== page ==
Well, here we are at the end of Green Day’s album trilogy. Let’s start by asking the obvious question: “Can there ever be too much Green Day?” The simple answer is, “Yes,” and from that standpoint, it can officially be said that Green Day has done themselves a disservice.
Without even listening to these three albums successively, by the time ¡Tré! rolls around, the consensus is that enough is enough. As a stand-alone album it’s decent, maybe even more than decent, but Green Day shot themselves in the foot by releasing these albums so close together, and if album sales are any indication, that judgment isn’t off base.
Sure, it’s kooky Green Day and their “who knows what we’ll do next” approach to music making, but what would have been wrong with releasing these three albums a year apart? Or maybe even six months apart, for crying out loud? But as it happened, we didn’t get to fully digest ¡Uno! (QRO review) before ¡Dos! (QRO review) came along and now here we are not having been able to fully digest ¡Dos! before we have to try and muster the strength to be stoked about ¡Tré!.
There are a couple good tracks; that’s it. The rest are forgettable and at times (“A Little Boy Named Train”) downright annoying. They did a good job with the song “Dirty Rotten Bastards”, which has a feel similar to the epic “Jesus of Suburbia” from American Idiot,in that it just keeps going and getting more intense as it goes. The next song, “99 Revolutions”, adds to the intensity that “Dirty Rotten Bastards” set up. The best part about this track is the catchy chorus. Both songs feel like they should be leading up to not only the conclusion of ¡Tré!, but the epic conclusion to this whole darn trilogy. But then comes “The Forgotten”. It’s an overly sappy ballad that, quite honestly, makes one wonder if Billie Joe Armstrong was trying to be a parody of himself when he wrote it. If that is not the case and he was serious, well then…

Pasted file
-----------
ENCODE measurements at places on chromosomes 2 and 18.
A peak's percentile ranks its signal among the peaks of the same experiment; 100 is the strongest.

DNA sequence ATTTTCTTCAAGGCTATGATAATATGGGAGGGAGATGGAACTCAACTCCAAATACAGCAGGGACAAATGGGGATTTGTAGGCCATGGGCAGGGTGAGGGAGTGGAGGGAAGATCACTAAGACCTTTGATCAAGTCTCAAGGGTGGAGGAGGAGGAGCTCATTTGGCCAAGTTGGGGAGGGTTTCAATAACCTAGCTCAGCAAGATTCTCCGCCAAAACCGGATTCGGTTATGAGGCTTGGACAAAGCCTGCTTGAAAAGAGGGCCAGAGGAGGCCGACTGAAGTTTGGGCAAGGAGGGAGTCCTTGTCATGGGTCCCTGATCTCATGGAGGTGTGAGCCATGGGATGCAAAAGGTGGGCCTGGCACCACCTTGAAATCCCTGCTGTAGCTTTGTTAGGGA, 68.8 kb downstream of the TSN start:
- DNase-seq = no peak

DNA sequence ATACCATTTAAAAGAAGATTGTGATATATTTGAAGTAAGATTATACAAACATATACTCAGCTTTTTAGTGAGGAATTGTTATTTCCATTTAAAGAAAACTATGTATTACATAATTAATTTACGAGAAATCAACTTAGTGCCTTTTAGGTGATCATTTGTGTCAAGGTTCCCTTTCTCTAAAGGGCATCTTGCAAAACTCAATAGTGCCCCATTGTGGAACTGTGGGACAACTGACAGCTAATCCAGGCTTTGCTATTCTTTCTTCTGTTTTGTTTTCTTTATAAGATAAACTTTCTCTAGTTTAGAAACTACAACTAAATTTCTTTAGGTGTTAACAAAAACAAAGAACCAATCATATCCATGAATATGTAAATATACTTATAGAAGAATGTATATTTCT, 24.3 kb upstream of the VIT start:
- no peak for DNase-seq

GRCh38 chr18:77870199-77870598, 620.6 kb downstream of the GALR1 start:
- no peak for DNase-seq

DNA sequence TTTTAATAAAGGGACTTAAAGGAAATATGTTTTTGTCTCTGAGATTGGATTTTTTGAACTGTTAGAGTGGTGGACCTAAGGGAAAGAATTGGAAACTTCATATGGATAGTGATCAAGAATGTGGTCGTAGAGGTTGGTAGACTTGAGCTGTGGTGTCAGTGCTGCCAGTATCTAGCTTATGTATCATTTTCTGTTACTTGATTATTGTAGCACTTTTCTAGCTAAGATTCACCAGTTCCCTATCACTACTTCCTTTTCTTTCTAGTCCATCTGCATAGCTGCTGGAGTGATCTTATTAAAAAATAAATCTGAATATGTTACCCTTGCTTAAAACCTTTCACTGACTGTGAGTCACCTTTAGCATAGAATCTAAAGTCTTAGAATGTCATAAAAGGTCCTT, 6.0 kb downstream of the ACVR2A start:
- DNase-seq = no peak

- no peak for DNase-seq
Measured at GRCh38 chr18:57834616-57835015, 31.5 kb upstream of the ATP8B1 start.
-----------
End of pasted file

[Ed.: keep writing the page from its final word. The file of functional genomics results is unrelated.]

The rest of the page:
It is going to take a hardcore, dedicated Green Day fan to not want to tuck these albums away (if you still buy physical copies) and not revisit them until years down the road when you’re ready to reminisce about, “Back in 2012 when Green Day overloaded the world with three albums in three months.” Maybe they believed in the Mayan Apocalypse and wanted to go out with a bang, who knows.
On a personal note, I don’t normally say this about bands, but I don’t really care what Green Day does next, as long as they just go away for a while.